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Technology: Have Practitioners' Needs Been Met?

NCJ Number
249027
Journal
Corrections Today Volume: 61 Issue: 4 Dated: July 1999
Author(s)
Steve Morrison
Date Published
July 1999
Length
3 pages
Annotation

This article describes the programs established by the National Institute of Justice (NIJ) to ensure that criminal justice practitioners are informed about and provided access to technologies that can increase the efficiency and effectiveness of their work.

Abstract

In 1994, NIJ established the system of National Law Enforcement and Corrections Technology Centers (NLECTC) to assist law enforcement and correctional agencies obtain information on new technologies, product testing, and standards development. NIJ also funded a survey conducted by the National Institute of Corrections that solicited information from corrections agencies on their technology uses and needs. The survey found that the uses of technology by corrections agencies was limited due to lack of funds, insufficient staff resources for exploring technology options, and a lack of information on available and relevant technologies for corrections operations. NIJ, through its technology grant program, is providing funding for new and emerging technologies for qualifying agencies. The Justice Technology Information Network (JUSTNET) was established by NIJ as a Web site for publicizing services and assistance for technology projects. Other technology-related programs sponsored by NIJ are briefly described. They include the Corrections Vendor Database and programs that address technologies related to vital signs monitoring, medical and pharmaceutical information systems, personal alarm monitor, non-invasive drug detection, a lessons-learned information system, vulnerability assessment, jail-based telemedicine, and the South Carolina jail linkage system.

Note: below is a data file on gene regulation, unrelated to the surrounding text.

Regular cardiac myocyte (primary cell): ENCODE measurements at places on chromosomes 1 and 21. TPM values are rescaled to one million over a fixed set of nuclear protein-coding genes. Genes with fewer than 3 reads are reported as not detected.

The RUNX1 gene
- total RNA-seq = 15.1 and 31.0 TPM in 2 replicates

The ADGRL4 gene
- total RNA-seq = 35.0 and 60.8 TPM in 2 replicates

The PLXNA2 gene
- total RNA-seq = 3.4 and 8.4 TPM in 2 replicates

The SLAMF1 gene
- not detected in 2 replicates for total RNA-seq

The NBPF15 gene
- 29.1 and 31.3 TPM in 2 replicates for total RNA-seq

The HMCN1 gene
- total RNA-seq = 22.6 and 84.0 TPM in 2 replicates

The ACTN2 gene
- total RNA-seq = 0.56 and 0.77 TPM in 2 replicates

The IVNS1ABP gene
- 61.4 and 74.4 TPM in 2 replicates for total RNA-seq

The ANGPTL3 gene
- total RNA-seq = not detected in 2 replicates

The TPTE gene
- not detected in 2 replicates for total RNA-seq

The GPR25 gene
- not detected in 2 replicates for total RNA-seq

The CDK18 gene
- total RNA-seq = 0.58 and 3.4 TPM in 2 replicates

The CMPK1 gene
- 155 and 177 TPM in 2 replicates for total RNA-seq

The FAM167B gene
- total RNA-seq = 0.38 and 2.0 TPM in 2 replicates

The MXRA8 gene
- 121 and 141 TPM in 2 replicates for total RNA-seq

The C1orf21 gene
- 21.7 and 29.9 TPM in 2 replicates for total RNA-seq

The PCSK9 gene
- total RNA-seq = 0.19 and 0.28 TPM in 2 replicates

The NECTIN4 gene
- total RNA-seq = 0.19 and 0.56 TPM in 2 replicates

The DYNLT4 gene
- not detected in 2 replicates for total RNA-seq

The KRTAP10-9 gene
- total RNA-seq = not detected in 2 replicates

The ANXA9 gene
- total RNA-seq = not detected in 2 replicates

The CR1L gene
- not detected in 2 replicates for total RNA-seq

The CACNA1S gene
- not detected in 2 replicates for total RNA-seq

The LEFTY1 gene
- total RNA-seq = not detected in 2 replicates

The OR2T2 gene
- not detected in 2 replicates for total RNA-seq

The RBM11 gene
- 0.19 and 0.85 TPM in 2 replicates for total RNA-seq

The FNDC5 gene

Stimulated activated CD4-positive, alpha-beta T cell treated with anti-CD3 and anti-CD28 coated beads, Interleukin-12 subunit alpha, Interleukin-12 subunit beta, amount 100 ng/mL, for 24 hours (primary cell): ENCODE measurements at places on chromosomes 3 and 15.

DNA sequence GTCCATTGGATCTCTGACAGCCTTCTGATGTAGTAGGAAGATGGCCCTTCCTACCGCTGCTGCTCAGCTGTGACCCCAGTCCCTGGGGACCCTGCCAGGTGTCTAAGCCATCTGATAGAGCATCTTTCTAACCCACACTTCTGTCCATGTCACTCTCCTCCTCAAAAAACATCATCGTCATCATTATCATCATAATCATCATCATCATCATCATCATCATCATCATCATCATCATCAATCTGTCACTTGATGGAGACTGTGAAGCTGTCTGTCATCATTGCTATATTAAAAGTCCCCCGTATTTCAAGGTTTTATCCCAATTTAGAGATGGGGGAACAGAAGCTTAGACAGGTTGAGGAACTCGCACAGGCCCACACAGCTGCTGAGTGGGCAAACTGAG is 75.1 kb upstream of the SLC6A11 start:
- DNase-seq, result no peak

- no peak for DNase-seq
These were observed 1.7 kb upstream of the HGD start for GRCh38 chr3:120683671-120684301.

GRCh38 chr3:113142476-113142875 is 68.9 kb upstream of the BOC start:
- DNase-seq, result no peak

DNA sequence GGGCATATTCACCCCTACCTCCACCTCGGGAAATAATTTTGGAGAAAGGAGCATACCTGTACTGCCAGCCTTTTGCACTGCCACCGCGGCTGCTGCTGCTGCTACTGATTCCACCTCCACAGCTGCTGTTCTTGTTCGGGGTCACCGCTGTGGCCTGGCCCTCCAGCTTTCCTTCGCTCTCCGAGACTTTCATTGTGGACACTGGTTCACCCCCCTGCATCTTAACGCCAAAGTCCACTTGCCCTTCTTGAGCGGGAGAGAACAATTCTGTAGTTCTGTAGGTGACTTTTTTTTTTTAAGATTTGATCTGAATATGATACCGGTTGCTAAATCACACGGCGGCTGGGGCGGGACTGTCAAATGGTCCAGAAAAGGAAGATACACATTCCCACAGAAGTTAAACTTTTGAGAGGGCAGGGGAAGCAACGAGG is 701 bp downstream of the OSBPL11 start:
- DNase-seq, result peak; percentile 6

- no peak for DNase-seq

Date Published: July 1, 1999